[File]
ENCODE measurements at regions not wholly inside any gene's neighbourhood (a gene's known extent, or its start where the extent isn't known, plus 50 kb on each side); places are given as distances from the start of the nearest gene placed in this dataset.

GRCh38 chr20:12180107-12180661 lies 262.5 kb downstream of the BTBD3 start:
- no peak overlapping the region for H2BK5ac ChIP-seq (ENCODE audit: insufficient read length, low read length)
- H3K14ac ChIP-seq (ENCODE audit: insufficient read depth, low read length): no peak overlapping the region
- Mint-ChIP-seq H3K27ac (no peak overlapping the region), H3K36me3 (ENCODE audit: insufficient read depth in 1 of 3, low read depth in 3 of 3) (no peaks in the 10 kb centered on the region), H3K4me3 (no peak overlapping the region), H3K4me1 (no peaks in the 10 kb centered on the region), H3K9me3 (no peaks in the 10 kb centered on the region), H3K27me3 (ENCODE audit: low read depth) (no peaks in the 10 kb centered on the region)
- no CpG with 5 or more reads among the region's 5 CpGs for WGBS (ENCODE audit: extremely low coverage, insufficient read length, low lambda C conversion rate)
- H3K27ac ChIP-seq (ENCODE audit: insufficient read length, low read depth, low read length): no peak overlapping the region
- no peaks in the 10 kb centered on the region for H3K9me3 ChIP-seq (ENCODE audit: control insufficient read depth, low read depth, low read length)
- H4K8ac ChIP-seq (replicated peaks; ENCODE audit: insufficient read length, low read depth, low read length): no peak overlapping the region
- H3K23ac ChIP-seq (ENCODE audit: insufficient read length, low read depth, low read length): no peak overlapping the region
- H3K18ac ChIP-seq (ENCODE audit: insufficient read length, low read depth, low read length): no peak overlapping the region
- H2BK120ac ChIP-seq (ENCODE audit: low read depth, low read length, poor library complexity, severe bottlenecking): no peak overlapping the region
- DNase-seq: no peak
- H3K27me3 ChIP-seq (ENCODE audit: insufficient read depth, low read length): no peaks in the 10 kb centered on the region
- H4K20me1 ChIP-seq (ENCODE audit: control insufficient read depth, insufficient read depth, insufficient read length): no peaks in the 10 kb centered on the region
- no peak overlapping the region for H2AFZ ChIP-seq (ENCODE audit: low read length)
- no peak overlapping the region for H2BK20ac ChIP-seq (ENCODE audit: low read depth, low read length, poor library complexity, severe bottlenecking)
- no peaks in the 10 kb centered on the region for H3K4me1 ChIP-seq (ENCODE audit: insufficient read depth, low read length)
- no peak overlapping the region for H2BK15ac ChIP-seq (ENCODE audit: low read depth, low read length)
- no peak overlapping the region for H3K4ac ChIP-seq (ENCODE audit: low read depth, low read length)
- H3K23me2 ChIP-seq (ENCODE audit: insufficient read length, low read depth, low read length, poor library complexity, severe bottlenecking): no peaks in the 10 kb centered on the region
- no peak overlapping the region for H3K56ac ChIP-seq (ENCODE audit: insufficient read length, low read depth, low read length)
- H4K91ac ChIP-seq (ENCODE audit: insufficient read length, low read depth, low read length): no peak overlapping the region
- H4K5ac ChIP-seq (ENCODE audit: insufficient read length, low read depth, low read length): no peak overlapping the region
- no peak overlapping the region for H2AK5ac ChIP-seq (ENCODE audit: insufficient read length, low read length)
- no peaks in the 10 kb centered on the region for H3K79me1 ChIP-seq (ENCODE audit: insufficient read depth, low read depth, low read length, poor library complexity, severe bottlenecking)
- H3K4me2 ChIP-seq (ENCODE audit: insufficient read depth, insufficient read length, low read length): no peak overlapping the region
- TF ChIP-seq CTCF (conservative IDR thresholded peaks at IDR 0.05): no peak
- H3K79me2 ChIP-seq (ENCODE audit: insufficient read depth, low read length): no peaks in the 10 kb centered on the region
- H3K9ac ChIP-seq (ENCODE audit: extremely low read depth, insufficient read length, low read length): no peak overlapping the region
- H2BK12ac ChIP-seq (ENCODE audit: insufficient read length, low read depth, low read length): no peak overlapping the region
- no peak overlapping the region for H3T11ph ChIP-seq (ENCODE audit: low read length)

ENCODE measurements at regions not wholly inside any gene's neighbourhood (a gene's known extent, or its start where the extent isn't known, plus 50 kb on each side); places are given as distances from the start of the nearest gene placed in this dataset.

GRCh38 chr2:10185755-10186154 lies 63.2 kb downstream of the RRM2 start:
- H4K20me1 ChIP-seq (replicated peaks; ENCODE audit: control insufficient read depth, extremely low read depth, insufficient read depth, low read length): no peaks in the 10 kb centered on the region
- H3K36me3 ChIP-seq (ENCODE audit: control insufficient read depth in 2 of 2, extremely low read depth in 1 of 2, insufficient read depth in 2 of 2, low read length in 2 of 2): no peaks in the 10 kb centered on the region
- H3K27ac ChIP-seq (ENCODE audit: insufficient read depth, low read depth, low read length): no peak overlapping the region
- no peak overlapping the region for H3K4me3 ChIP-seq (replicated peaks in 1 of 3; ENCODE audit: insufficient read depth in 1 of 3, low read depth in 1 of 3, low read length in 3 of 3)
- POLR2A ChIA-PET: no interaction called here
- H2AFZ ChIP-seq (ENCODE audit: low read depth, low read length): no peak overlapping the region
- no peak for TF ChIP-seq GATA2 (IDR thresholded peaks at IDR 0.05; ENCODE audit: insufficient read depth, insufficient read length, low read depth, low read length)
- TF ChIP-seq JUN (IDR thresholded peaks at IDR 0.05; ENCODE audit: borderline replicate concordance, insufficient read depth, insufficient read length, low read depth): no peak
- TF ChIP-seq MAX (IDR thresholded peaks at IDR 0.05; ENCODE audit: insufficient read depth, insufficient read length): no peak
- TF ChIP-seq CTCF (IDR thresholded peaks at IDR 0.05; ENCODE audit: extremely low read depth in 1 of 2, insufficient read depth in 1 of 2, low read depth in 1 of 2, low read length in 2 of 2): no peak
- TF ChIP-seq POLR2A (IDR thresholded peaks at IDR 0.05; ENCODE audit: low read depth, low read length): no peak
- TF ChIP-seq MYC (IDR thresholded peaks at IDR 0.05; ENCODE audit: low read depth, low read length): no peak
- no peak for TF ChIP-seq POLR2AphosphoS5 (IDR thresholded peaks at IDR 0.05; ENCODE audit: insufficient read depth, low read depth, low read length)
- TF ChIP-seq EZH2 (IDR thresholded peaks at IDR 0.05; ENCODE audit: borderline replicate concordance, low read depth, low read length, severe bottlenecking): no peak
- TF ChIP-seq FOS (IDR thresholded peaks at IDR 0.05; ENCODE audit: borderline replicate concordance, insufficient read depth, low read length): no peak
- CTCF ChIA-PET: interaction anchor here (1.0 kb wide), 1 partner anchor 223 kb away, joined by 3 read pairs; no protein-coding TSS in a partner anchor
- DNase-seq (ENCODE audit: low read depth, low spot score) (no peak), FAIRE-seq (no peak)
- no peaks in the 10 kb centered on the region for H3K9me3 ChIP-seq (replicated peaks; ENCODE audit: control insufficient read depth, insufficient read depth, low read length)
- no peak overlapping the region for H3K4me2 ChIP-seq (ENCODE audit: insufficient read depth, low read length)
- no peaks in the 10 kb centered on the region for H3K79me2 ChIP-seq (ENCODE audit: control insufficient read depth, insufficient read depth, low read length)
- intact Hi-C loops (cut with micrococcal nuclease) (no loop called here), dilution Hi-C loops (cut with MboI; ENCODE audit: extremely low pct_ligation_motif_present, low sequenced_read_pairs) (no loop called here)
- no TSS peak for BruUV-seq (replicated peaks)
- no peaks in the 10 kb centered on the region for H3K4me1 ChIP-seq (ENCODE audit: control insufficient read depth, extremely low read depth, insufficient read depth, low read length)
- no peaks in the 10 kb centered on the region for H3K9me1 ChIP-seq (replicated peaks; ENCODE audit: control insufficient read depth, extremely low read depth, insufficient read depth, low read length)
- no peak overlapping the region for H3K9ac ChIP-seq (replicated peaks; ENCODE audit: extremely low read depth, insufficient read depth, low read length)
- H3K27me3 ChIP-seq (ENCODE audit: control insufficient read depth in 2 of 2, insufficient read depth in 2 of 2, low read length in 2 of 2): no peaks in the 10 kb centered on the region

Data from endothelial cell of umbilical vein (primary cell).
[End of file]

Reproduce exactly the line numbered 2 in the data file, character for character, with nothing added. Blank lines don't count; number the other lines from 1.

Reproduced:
GRCh38 chr20:12180107-12180661 lies 262.5 kb downstream of the BTBD3 start: